Smallest quarterly fall in prices since 2007

The first quarter of 2012 saw the smallest decline in asking prices since the market began to fall in 2007, according to the latest House Price Report. Prices fell by 1.4% on average during the first three months of the year, compared to 8% in the final three months of 2011. The national average asking price is now €177,000, down 52% from the peak.

In Dublin and Galway city centres, the average asking price rose by 4% and 2.3% respectively. Prices in all other city centres were down including Cork which fell by 5%, Waterford 7% and Limerick 1%. Elsewhere in the country, prices fell by an average of 2.2%.

The total number of properties available for sale nationwide is now 54,000, the lowest it has been in four years. This, coupled with an increase in the number of properties selling within four months (rising from 30% in December to 33% in March), suggests evidence of increased activity in the market.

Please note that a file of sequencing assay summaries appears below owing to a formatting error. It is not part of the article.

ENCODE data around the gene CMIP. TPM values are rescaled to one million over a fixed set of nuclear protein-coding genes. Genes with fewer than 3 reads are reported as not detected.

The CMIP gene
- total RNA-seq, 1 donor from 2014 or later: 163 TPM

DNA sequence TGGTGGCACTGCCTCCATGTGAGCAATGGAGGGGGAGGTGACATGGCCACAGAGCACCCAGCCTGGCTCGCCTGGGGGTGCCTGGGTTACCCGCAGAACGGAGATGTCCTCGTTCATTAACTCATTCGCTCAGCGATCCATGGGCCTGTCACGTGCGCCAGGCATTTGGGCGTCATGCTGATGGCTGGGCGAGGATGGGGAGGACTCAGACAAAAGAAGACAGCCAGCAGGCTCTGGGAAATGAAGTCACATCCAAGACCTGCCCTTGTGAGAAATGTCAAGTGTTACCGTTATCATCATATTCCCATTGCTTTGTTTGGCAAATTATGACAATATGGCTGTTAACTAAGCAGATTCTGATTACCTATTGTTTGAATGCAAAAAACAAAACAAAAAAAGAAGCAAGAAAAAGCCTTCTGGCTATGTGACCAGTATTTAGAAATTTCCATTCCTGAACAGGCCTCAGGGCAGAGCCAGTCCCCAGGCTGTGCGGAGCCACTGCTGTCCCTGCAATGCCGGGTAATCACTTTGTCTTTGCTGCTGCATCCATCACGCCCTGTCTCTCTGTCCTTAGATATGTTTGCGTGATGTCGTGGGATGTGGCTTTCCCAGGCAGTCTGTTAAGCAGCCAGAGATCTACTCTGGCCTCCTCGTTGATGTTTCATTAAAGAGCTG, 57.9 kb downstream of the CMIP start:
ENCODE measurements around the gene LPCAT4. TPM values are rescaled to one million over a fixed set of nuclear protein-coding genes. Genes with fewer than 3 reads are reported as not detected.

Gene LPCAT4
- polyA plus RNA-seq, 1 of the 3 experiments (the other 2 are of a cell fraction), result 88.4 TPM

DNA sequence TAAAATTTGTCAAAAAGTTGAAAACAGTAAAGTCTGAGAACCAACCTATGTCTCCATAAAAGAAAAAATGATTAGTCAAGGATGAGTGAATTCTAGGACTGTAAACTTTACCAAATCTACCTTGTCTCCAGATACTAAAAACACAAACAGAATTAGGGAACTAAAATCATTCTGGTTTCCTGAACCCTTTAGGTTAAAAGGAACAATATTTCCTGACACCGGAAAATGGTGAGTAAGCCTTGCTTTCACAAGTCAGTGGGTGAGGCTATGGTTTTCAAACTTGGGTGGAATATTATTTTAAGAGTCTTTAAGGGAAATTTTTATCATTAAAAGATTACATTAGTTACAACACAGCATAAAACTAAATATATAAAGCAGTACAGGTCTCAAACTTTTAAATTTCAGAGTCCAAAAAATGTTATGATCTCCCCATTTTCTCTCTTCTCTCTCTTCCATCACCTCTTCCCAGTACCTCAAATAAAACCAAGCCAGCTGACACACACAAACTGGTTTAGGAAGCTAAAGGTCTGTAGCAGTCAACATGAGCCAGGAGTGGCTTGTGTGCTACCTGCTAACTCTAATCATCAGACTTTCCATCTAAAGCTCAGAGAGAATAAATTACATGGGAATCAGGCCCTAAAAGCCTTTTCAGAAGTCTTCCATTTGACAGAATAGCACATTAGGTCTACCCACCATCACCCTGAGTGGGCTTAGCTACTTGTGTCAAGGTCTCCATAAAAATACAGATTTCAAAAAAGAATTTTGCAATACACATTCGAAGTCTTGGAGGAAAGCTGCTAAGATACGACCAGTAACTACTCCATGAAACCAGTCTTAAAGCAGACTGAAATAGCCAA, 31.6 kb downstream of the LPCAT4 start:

Offaly & West Leinster

In the West Leinster counties of Laois, Westmeath, Offaly and Longford, asking prices were largely stable in the first three months of 2012, rising by an average of 0.2%, compared to a fall of 8.5% between September and December. The average asking price in Offaly for the first quarter of 2012 was €148,591. This represents a 2% rise from the previous quarter.

Ronan Lyons, Economist at, said: “The latest figures, which suggest more stable asking prices and increased activity, may come as something of a surprise, given general economic conditions. It is possible that the market was waiting to see if the substantial reductions seen in late 2011 would have an impact. Optimists will also point out that, compared to fundamentals such as rents and incomes, prices in areas such as Dublin city centre do not seem unrealistic. Nonetheless, it is unlikely that prices will stabilise nationally until there is a substantial increase in activity, which itself will require mortgage lending by banks.”




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